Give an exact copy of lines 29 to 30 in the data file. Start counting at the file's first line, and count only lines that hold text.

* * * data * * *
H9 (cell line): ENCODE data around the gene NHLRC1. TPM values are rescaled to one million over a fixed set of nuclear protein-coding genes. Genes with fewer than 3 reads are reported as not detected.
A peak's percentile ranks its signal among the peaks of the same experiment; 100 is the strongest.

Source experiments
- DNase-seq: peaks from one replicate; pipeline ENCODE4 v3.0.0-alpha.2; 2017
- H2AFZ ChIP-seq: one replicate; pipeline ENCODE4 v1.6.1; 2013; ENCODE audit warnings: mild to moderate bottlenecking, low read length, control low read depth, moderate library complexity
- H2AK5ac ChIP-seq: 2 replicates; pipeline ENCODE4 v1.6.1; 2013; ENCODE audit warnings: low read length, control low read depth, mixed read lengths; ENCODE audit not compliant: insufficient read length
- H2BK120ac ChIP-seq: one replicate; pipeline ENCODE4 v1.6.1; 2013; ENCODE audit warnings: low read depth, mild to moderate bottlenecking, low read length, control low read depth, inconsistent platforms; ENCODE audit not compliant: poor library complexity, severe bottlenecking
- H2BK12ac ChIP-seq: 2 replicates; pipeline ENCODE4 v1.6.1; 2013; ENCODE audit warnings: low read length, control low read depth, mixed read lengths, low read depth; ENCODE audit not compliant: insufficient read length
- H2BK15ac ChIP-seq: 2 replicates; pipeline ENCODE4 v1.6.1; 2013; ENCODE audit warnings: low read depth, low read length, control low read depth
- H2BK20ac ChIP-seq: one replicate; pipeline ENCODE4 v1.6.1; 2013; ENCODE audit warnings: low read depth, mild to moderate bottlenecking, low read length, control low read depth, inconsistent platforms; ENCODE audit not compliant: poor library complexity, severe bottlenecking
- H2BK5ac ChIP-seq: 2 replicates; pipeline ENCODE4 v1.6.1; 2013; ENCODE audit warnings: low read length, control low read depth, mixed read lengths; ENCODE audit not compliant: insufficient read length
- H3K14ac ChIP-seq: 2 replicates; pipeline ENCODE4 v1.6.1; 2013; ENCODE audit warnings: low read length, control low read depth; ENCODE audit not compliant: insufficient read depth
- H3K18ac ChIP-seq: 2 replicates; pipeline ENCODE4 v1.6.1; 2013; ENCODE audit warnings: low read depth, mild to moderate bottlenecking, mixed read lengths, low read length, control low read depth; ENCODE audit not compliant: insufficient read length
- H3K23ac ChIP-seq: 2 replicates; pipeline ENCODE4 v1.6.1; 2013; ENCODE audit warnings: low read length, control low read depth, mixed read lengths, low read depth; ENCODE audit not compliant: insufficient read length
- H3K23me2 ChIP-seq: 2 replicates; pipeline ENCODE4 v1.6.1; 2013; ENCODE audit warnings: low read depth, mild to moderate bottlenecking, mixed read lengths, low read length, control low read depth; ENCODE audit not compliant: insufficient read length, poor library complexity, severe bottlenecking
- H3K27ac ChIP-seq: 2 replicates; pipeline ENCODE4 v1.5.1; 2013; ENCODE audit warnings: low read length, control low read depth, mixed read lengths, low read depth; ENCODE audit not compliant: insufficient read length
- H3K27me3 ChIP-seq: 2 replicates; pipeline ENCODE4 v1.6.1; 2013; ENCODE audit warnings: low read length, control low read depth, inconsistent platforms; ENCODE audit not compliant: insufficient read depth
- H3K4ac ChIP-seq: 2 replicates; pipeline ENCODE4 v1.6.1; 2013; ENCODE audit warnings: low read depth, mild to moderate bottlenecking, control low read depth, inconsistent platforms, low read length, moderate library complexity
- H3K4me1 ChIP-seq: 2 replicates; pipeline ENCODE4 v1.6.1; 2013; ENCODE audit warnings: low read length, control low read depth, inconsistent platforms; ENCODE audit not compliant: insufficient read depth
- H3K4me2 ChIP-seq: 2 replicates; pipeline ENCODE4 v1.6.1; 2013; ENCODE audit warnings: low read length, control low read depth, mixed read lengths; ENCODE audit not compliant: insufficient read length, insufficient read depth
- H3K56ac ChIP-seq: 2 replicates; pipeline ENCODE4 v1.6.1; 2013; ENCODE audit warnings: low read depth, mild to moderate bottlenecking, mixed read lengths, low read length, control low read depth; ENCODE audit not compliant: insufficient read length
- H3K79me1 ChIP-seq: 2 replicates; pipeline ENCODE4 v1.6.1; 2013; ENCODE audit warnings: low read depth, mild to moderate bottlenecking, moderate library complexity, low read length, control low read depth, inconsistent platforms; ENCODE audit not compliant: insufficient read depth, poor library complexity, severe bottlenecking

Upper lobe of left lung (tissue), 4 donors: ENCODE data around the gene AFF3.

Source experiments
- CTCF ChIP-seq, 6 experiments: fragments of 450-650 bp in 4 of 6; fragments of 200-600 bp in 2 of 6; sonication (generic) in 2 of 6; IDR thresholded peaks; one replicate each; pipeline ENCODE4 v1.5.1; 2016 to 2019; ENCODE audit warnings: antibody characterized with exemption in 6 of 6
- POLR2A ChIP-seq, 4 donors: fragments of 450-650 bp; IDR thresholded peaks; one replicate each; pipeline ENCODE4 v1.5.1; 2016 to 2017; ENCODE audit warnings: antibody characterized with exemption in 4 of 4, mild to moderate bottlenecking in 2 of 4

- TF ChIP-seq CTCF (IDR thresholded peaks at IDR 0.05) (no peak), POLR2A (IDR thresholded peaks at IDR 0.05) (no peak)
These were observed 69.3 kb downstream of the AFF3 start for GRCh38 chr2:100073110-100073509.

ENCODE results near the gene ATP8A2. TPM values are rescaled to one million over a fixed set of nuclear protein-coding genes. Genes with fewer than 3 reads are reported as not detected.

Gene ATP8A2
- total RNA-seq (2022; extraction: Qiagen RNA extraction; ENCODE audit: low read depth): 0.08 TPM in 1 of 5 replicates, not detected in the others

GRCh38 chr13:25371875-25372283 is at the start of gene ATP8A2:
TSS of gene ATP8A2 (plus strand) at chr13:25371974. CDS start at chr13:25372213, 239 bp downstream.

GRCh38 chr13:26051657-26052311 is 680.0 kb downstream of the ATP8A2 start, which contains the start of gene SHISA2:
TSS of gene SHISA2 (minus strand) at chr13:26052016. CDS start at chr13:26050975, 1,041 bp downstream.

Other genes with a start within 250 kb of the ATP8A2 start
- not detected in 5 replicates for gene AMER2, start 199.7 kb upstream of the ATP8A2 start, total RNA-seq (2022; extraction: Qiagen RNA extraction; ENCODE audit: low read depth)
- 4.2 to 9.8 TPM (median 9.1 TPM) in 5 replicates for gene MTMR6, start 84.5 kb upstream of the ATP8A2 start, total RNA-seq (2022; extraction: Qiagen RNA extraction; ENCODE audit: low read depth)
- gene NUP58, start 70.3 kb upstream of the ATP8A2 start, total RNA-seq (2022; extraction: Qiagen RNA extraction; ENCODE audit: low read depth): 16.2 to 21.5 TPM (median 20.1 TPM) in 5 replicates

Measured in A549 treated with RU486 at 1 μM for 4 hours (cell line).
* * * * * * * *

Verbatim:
ENCODE results near the gene ATP8A2. TPM values are rescaled to one million over a fixed set of nuclear protein-coding genes. Genes with fewer than 3 reads are reported as not detected.

Gene ATP8A2